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Economy, Polity, and Society: British Intellectual History, 1750-1950

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Overview

Economy, Polity and Society and its companion volume History, Religion and Culture aim to bring together new essays by many of the leading intellectual historians of the period. The essays in Economy, Polity and Society begin by addressing aspects of the eighteenth-century attempt, particularly in the work of Adam Smith, to come to grips with the nature of "commercial society" and its distinctive notions of the self, of political liberty, and of economic progress. They then explore the adaptations of and responses to the Enlightenment legacy in the work of such early nineteenth-century figures as Jeremy Bentham, Tom Paine, Maria Edgeworth and Richard Whately. Finally, in discussions that range up to the middle of the twentieth century, they explore particularly telling examples of the conflict between economic thinking and moral values.

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Editorial Reviews

From the Publisher
"a valueable and useful book...it is evident that the very richnesss of the scholarship which makes up Economy, Polity and Society illustrates that the maturation of the field of modern British intellectual history has taken place...Finally, the book will also be useful fro advanced undergraduates and lower level graduates students because it offers many ways to conceptualize history...Therefore, a generation from now Economy, Polity and Society: Essays in British Intellectual History, 1750-1950 may be remembered as more than a work of commemoration or an index of academic trends, but also as a book which helped to shape future research agendas." H-Net Reviews
Peter Ghosh
At some point in the future historians will look back and mock the fin-de-millenium for its remorseless preoccupation with questions of culture, language and identity, just as we today look down upon the vulgar materialism and economism which we see informing so much of the historical scholarship of the years 1920-70. But though they may mock, the more discerning of our successors will want to read this unusual, but entirely appropriate, double Festschrift in honour of John Burrow and Donald Winch, because their works have formed one of the most important strands in the remarkable renascence of the history of ideas in late twentieth-century Britain, alongside those of their near contemporary Quentin Skinner. And the historian of the future will certainly want to enquire into the connection between this renascence, which began in the 1960s, and the wholescale historiographical migration into the realms of culture and language in the 1980s.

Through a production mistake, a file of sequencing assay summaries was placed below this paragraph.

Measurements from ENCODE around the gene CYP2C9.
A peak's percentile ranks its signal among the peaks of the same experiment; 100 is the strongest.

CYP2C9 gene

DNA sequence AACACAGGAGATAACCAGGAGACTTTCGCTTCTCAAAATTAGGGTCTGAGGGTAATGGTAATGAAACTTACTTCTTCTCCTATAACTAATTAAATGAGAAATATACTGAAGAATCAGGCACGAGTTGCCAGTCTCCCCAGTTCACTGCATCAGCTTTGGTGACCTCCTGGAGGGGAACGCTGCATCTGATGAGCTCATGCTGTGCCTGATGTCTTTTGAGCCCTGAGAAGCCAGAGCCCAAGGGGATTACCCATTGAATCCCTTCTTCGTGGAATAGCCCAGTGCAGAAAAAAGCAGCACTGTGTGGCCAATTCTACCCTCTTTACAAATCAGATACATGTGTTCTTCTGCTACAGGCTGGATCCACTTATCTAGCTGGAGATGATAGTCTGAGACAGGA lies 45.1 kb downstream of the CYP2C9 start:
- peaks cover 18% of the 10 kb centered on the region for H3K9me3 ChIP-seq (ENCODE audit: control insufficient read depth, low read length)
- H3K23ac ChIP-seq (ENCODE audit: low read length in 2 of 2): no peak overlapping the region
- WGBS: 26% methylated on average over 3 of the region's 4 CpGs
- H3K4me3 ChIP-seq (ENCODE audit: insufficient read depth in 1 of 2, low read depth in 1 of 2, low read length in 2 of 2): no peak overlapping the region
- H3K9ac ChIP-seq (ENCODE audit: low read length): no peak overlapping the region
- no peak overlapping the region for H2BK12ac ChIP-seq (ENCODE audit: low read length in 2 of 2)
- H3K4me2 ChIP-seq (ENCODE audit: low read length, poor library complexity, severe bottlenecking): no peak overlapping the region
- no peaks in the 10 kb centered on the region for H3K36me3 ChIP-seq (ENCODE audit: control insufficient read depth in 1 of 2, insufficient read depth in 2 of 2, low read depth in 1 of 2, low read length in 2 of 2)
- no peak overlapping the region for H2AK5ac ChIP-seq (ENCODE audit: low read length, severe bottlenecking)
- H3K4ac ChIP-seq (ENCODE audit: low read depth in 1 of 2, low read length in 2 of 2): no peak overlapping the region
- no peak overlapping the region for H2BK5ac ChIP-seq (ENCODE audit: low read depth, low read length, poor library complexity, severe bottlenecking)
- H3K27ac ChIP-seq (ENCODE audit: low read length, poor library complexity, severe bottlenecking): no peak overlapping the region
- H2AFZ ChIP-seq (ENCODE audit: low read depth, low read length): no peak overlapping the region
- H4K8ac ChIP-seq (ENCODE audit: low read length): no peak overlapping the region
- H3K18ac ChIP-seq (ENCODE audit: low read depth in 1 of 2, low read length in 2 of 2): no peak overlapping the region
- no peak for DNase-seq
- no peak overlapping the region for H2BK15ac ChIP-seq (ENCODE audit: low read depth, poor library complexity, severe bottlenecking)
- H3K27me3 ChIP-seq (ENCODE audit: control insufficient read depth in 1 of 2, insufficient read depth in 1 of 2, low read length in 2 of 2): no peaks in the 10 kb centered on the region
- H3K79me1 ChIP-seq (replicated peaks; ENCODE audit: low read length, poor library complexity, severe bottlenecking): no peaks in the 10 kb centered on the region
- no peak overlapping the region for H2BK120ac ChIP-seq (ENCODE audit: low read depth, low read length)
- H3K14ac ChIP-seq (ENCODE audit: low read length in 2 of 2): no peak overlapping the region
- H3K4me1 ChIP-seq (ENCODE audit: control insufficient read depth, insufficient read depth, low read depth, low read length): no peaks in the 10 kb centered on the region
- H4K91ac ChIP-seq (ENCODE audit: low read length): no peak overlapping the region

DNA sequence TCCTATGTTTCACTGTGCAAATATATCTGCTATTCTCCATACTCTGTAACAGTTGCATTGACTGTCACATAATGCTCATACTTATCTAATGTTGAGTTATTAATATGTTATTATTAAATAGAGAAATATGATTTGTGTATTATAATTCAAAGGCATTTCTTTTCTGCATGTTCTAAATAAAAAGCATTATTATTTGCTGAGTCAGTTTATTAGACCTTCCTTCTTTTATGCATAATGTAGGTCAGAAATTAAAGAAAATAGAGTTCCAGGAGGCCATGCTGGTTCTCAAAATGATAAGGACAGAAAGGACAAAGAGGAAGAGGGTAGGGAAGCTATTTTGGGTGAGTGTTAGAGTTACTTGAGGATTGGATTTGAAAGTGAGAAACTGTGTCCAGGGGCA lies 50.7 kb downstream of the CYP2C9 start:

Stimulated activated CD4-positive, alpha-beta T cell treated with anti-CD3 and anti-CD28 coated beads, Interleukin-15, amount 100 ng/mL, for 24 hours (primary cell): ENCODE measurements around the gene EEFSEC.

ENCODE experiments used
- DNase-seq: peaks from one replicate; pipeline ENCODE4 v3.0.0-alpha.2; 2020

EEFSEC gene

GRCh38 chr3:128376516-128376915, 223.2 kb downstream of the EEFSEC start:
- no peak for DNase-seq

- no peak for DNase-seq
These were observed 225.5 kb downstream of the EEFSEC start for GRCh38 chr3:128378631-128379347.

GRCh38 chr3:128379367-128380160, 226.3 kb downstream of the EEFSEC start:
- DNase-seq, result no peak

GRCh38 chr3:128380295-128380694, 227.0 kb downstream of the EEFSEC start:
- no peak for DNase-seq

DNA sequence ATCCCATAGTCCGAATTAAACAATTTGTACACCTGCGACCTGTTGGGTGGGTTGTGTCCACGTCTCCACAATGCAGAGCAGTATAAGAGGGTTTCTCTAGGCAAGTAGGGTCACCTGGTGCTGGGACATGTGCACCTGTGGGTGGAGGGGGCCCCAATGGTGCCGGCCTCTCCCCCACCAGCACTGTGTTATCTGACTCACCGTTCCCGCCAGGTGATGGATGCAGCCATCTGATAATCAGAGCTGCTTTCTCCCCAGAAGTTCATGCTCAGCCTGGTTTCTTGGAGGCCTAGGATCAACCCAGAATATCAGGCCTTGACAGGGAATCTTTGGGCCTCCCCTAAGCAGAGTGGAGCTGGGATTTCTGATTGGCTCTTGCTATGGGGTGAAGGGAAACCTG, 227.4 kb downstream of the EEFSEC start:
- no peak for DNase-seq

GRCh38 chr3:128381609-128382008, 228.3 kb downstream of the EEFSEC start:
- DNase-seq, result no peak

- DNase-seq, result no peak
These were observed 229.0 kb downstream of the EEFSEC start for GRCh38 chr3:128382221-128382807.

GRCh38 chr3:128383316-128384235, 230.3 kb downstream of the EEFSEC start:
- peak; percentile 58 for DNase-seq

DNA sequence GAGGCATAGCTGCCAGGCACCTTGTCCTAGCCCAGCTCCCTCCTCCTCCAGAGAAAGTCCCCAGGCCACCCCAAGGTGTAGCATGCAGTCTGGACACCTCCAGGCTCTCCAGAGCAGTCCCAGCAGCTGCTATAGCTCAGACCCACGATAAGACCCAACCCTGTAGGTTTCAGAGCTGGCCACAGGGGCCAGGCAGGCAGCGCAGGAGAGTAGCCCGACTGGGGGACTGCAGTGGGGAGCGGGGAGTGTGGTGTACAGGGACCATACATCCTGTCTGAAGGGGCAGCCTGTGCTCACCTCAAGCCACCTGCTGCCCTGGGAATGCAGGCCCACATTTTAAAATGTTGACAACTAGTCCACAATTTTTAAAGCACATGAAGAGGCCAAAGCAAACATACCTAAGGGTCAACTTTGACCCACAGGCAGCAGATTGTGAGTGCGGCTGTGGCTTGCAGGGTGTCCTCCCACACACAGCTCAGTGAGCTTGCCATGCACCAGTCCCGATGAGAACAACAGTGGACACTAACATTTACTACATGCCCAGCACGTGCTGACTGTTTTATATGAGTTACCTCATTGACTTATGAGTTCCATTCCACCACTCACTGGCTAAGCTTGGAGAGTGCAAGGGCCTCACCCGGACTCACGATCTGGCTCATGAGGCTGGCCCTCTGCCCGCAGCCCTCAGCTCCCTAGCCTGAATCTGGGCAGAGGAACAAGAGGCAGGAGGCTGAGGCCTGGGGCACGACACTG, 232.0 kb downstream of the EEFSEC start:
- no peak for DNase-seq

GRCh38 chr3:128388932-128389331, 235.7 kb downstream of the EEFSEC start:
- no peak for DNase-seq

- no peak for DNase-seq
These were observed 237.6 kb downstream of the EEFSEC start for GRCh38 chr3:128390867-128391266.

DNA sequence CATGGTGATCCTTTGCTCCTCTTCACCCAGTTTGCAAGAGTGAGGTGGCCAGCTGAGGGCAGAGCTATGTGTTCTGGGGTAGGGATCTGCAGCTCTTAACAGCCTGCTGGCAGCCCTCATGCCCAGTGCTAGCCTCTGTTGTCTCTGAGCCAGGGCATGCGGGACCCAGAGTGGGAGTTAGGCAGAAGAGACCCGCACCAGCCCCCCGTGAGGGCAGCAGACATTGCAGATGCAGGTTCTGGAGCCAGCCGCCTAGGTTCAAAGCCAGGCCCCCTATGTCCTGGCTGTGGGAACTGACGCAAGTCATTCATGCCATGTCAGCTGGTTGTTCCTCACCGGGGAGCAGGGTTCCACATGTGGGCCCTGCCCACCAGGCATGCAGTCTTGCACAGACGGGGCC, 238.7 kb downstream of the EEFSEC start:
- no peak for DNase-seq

History Magazine
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Product Details

  • ISBN-13: 9780521639781
  • Publisher: Cambridge University Press
  • Publication date: 5/28/2009
  • Edition description: New Edition
  • Pages: 292
  • Product dimensions: 5.98 (w) x 8.98 (h) x 0.67 (d)

Table of Contents

Preface; General introduction Stefan Collini; Presentation of 'Economy, Polity, and Society'; Part I: 1. Sociability and self-love in the theatre of moral sentiments: Mandeville to Adam Smith E. J. Hundert; 2. That noble disquiet: meanings of liberty in the discourse of the North Dario Castiglione; 3. Language, sociability, and history: the foundations of Adam Smith's Science of Man Nicholas Phillipson; 4. Adam Smith and tradition: The Wealth of Nations before Malthus Richard Teichgraeber; Part II: 5. Economy and polity in Bentham's science of legislation David Lieberman; 6. 'A gigantic manliness': Paine's republicanism in the 1790s Richard Whatmore; 7. Irish culture and Scottish enlightenment: Maria Edgeworth's histories of the future Marilyn Butler; 8. Improving Ireland: Richard Whately, theology and political economy Norman Vance; Part III: 9. Political and domestic economy in Victorian social thought: Ruskin and Xenophon Jane Garnett; 10. State and market in British university history Sheldon Rothblatt; 11. Mr Gradrind and Jerusalem Donald Winch; Acknowledgements, Index.

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